WASHINGTON--(BUSINESS WIRE)--Nest cam fans from around the world recently participated in a “Name the Nestlings” social media campaign to suggest names for “DC2” and “DC3” the two eaglets currently residing in the U.S. National Arboretum in Washington, D.C.
Thousands of names were submitted via the hashtag campaign, and now five of the most popular suggested name pairs and are being put to a final public vote!
From 9:00 a.m. on April 19th though 11:59 p.m. on April 24th, a link to the online ballot can be found on www.dceaglecam.org, where the high-definition nest cameras are being live-streamed 24/7 by the non-profit American Eagle Foundation (AEF).
This final voting process is being hosted by Friends of the National Arboretum, which is the official non-profit partner of the USDA’s U.S. National Arboretum.
The cams themselves have had over 32 million views since Bald Eagles “Mr. President” and “The First Lady” were first featured online in February. The eaglets have grown by leaps and bounds since hatching and will be the size of their parents come June.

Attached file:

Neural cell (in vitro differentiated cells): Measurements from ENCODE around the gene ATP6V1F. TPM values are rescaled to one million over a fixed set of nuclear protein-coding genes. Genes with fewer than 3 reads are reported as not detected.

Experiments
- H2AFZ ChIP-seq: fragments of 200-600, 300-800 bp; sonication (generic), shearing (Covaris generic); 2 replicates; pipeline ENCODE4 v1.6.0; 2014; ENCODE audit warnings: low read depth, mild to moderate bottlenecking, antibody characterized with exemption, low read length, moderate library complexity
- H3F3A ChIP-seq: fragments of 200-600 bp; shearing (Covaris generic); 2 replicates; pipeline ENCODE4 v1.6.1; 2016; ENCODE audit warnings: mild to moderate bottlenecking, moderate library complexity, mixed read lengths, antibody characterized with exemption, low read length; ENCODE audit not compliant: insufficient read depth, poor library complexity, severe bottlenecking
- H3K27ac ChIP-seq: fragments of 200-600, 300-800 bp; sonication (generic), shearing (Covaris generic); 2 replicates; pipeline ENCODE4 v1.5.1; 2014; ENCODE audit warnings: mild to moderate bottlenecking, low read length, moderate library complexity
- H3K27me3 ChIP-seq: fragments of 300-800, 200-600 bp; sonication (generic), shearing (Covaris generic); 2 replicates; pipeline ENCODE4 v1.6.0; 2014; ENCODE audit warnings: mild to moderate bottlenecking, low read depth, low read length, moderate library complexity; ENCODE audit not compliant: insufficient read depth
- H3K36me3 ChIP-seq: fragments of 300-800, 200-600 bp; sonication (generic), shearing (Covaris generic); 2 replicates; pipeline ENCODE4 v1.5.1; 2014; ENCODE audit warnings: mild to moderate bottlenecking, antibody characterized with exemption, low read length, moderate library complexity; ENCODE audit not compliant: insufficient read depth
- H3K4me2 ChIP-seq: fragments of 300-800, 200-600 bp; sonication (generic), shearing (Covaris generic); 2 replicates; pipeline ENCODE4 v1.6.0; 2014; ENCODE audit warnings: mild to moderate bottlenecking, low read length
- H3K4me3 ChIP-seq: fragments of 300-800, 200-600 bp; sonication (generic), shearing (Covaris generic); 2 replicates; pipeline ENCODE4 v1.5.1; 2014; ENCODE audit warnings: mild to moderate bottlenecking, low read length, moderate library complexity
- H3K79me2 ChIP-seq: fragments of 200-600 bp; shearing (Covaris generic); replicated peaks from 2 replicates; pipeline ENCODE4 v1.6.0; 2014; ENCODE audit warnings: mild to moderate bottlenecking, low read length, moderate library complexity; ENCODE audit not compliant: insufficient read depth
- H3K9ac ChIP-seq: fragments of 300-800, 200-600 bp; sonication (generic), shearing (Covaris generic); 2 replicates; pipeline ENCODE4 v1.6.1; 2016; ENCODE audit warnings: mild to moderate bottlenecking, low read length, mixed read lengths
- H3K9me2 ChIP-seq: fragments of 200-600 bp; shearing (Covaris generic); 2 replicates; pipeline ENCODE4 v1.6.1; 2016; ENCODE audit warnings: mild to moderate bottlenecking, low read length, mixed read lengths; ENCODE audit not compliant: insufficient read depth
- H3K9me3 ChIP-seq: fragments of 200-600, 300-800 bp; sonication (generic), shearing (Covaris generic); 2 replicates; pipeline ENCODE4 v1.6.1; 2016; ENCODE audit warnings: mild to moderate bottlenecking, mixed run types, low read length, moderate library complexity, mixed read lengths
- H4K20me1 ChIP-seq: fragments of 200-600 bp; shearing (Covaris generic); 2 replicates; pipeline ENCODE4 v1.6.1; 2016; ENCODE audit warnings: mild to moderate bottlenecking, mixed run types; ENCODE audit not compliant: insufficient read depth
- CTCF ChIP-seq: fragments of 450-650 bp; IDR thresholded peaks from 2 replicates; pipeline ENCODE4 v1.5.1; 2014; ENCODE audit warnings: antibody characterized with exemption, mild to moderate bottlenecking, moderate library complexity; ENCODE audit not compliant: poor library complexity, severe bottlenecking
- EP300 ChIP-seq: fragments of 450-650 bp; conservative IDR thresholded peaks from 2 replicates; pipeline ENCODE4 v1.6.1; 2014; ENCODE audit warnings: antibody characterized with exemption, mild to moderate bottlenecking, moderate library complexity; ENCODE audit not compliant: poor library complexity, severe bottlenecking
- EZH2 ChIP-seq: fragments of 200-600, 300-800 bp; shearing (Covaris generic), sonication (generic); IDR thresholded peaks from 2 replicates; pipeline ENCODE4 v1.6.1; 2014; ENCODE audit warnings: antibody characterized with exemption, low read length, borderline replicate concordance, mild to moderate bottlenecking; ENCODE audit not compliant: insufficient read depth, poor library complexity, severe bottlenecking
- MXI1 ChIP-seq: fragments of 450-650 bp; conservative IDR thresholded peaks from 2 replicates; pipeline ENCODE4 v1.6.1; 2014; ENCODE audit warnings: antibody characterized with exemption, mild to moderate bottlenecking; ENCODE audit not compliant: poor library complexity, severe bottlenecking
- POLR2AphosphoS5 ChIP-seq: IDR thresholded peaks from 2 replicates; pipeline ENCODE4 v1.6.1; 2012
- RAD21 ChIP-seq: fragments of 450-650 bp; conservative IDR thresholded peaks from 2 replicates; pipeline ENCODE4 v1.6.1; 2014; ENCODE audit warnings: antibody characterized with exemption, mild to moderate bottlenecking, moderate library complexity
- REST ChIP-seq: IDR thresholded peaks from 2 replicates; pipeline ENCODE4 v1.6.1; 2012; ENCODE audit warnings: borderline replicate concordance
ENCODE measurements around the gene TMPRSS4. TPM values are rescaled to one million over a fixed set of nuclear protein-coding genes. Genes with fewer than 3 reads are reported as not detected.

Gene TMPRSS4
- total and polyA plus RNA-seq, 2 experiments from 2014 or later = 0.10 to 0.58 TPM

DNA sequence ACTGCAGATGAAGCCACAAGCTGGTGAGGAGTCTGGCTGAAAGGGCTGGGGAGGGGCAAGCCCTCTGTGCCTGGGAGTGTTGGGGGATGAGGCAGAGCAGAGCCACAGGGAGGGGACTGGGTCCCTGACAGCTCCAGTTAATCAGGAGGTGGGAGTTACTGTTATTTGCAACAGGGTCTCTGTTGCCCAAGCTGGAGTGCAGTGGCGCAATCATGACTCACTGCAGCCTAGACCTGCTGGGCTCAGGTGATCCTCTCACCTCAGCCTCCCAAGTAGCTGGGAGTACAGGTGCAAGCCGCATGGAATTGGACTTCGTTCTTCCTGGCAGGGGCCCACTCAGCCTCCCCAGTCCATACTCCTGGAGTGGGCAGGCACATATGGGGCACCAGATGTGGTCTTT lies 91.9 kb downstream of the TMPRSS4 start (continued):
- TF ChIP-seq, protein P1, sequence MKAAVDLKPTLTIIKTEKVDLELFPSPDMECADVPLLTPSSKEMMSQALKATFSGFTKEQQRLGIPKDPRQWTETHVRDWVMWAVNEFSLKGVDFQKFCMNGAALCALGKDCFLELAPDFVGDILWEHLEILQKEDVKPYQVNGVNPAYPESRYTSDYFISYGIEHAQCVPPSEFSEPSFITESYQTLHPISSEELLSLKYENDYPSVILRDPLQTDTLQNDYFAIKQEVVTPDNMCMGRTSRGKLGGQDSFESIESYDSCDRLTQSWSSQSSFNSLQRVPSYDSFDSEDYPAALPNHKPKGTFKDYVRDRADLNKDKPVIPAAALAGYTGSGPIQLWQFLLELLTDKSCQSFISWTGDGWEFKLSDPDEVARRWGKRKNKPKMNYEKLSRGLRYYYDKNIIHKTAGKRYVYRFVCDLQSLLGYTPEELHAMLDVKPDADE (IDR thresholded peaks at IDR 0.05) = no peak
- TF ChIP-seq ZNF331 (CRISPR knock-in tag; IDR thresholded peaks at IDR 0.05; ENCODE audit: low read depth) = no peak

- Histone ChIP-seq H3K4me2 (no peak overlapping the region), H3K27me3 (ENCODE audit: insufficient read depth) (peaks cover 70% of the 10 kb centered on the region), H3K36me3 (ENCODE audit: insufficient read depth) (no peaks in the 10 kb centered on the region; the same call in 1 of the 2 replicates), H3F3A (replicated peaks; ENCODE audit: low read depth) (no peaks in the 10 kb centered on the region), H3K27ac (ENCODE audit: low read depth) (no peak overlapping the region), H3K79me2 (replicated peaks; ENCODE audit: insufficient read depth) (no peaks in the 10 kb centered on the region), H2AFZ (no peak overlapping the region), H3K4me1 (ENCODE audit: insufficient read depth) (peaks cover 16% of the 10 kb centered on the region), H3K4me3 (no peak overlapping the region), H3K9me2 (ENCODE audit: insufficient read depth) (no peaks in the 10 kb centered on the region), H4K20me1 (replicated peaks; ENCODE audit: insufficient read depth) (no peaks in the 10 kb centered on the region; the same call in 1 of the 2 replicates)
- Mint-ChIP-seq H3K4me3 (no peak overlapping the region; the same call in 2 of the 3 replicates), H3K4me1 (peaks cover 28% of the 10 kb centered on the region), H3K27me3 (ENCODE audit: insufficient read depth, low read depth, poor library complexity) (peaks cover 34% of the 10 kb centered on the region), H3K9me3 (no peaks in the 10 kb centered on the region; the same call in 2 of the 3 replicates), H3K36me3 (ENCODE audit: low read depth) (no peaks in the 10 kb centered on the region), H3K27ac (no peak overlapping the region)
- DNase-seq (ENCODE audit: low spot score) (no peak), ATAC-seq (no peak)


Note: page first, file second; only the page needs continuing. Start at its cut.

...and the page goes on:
“The DC Eagle Cam has become an incredible tool to educate and inspire the public to protect our National Bird,” says AEF Founder and President Al Cecere. “We hope that by the time the eaglets fledge, viewers will have gained a greater sense of understanding, involvement, and enthusiasm when it comes to Bald Eagle and wildlife conservation.”
The final two names will be announced on April 26th, 2016.
ABOUT THE DC EAGLE CAM PROJECT
After the eagle pair left their nest site in August 2015 for their annual migration, American Eagle Foundation staff traveled to D.C. to install state-of-the-art cameras, infrared lighting, and other related equipment in-and-around the nest tree with the help of volunteers and experienced tree climbers. The USDA’s U.S. National Arboretum ran a half-mile of fiber optic cable to the cameras’ ground control station, which connects the cameras to the internet. The entire system is powered by a large mobile solar array (containing several deep cycle batteries) that was designed and built by students and staff from Alfred State College, SUNY College of Technology and was partially funded by the Department of Energy and Environment. USNA has implemented a backup generator that will kick in if prolonged inclement weather causes the solar array to provide insufficient power to the system.